First of all we have to remember that we are considering prose writing. Prose is used for a lot of type of written work such as: essays, pamphlets, biographies, autobiographies, diaries, journals, guidebooks and other.
Fiction is the technical word for two literary genres of wide popularity in the last two and a half centuries: the novel and the short story. The word ‘fiction’ derives from the Latin word “fingere”, that is ‘to imagine’.
In the Middle Ages the romance was about improbable, fantastic stories of adventure of heroic kings and knights who fought in battles but also against dragons or other monster, often to save a beautiful princess. By the 18th century the romance was eventually replaced by the novel. It told a story which, although invented, was quite realistic.
There are different sizes (=length) and different types of novel, grouped in subgenres. Novels can be: realistic, utopian, epistolary, picaresque, sentimental, about growing up (=bildungsroman).
We speak of chronological time when the sequence of events is presented as they really happen: it is the time of the story. We speak, instead, of fictional time when the sequence of events is combined in a different order by the author: it is the time of the plot. Place setting is where the story takes place: this influence the people in the story. A setting may include outdoor scenery or detailed descriptions of interiors; it may also include details of the behavior, clothes and so on of the characters, which provide the social setting.
The characters were recognizable as people who lived in a world shared whit the reader. And the things that happened were things that could happen to real people. Many novels of the 18th and the 19th centuries took as their main theme the growth of the central character from youth to maturity. The presentation of characters may be direct- when the writer gives the character’s personality and appearance through description- or indirect- when the reader has to infer the features of character from his/her actions and behavior, or other characters’ reactions. Characters may be stereotyped or realistic, more like real people. It is also possible to distinguish between round characters, who show psychological awareness and development and are dynamic, and flat characters, who show little psychological development and are static.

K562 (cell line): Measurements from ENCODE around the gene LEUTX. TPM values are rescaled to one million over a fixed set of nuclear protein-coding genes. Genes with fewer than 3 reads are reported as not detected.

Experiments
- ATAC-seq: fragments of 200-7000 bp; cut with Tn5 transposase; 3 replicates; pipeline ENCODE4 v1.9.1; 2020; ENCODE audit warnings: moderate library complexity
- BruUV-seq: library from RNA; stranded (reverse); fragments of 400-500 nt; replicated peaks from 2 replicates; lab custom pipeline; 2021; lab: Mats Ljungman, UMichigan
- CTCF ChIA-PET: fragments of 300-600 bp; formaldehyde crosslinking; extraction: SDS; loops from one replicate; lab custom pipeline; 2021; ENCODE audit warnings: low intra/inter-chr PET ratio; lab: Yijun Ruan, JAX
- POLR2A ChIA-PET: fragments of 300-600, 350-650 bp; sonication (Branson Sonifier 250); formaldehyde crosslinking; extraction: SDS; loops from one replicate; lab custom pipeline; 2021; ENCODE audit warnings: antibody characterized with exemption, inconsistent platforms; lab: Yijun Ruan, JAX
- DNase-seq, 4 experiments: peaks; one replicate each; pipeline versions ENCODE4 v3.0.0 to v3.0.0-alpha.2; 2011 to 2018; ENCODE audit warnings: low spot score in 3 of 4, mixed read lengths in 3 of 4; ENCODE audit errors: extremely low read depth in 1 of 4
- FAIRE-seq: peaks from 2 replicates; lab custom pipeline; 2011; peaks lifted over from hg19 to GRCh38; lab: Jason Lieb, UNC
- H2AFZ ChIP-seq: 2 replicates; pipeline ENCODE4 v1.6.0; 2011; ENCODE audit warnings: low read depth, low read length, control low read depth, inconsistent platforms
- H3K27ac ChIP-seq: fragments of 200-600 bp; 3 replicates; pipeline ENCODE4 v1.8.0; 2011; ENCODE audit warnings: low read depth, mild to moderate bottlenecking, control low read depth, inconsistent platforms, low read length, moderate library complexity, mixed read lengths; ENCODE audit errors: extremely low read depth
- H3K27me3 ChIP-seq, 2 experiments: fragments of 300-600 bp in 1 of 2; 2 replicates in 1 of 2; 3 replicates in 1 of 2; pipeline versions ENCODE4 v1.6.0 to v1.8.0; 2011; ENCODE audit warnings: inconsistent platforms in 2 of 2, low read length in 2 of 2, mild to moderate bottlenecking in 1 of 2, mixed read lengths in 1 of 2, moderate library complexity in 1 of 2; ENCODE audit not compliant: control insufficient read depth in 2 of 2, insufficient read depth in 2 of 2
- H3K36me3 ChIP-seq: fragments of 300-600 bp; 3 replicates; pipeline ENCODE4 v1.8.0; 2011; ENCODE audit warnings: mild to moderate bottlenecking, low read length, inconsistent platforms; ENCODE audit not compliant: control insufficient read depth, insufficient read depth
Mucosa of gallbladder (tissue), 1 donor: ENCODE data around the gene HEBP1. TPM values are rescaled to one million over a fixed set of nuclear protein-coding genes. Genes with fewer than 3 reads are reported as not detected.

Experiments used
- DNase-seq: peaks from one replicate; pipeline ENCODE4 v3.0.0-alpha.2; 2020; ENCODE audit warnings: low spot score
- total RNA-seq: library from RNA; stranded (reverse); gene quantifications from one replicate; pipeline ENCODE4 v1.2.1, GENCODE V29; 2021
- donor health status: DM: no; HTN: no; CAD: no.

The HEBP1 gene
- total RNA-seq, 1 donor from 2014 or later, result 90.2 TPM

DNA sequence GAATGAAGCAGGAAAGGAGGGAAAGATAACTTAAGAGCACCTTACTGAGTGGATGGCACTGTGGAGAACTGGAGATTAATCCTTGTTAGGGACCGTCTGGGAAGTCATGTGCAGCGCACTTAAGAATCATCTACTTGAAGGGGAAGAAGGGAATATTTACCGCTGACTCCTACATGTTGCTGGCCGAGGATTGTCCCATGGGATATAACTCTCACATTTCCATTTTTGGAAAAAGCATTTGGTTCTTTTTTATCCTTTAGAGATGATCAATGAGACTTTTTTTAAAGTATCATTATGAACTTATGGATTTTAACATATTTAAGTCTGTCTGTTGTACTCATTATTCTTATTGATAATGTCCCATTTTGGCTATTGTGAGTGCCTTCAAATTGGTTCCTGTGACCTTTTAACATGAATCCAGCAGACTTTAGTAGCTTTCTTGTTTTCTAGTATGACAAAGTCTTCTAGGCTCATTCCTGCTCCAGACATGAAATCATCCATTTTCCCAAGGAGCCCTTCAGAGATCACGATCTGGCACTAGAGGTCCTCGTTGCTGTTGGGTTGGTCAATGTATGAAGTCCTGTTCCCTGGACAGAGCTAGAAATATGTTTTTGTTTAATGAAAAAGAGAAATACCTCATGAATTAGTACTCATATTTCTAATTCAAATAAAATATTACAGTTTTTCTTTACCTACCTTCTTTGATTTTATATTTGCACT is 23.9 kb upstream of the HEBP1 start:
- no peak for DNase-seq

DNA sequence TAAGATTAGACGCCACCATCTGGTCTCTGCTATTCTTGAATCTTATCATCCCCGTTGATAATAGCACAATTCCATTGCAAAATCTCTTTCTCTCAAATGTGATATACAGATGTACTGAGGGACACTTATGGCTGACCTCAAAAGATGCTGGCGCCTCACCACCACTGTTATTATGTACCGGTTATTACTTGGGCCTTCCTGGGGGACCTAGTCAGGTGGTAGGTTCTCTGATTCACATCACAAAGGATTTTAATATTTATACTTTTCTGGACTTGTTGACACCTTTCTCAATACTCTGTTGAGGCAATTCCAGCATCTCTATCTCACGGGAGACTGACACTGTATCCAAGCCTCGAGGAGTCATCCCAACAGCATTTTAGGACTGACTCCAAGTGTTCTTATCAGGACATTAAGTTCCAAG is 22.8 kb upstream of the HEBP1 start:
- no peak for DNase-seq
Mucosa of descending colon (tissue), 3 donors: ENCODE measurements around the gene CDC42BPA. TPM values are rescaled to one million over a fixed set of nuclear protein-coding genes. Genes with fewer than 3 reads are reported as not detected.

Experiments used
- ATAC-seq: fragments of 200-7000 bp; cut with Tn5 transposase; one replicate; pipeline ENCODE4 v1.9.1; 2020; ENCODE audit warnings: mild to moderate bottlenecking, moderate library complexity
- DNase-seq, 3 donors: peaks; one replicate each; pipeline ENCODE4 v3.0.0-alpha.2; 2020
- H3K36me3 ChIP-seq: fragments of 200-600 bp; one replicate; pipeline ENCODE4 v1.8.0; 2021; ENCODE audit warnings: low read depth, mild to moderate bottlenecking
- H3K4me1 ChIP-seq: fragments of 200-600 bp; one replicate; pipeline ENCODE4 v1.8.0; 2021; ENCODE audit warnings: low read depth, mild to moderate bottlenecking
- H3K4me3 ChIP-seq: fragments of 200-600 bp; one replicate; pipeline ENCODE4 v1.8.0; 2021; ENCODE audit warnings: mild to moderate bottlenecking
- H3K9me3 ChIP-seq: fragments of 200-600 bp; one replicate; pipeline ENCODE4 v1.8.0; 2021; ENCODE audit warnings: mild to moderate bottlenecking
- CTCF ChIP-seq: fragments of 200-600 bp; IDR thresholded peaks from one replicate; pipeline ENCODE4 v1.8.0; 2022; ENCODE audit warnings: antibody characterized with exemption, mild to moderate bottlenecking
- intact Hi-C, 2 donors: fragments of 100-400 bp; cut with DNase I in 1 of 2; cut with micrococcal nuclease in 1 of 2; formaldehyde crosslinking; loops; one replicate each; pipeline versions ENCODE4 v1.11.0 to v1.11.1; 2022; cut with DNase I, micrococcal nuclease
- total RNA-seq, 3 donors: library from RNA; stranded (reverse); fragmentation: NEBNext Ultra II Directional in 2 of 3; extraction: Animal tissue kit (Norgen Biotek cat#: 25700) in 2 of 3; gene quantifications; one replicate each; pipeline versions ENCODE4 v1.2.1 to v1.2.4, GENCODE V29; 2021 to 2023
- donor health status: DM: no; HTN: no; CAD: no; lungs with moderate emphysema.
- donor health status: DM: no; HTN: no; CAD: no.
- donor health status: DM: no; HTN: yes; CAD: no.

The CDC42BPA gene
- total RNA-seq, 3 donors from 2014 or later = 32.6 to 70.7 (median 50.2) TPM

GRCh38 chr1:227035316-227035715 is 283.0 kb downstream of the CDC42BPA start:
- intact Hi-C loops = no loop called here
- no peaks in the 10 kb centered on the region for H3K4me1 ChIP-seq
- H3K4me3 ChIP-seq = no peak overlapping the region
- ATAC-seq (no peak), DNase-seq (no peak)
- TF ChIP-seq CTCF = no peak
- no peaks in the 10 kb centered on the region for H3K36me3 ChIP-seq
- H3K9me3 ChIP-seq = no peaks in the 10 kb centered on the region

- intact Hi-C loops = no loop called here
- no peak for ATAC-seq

The narrator in not to be identified with the novelist. He/she can have a name, or be the anonymous voice who tells the story and provides the point of view from which the story is told.
A story can be told in the first or third person:
• The first person narrator speaks as “I” and may be the main characters of the story, an internal narrator, or an external narrator, commenting on the story and sometimes directly addressing the reader. It usually gives an air of authenticity to the story, and causes greater emotional involvement in the reader.
• The third person narrator is not usually part of the story; he/sh is an external observer of the events, introduces the characters, describes what happens, and may or may not made comments.
• The commenting narrator who steps into the novel to comment on the action or th characters or to digress is called obtrusive, while the narrator who never intervenes is unobtrusive.
We can distinguish between:
• An omniscient narrator who knows and sees everything about the story, can comment on or explain the actions, words, thoughts of the characters, privilege certain characters over others- to influence the reader.
A non-omniscient narrator tells the story from the outside and from a neutral point of view. His position is comparable to that of the camera in the cinema.
We may have a fixed point of view, when the story in told from a single prospective moves from one character to another. We can say that the point of view is wide with an omniscient narrator, or narrow usually with a non-omniscient narrator.
Style is the way in which an author chooses to tell the story. The story is told through dialogues, descriptions, narration of past or contemporary events, interior monologue and association of ideas. These different modes of narration are often interwoven. The language of novels varies extremely: syntax may be simple or complex, sentences short or long; the vocabulary used may be concrete and realistic or abstract and symbolical.
Theme is the main topic of the story, developed and analyzed through the characters and the events told.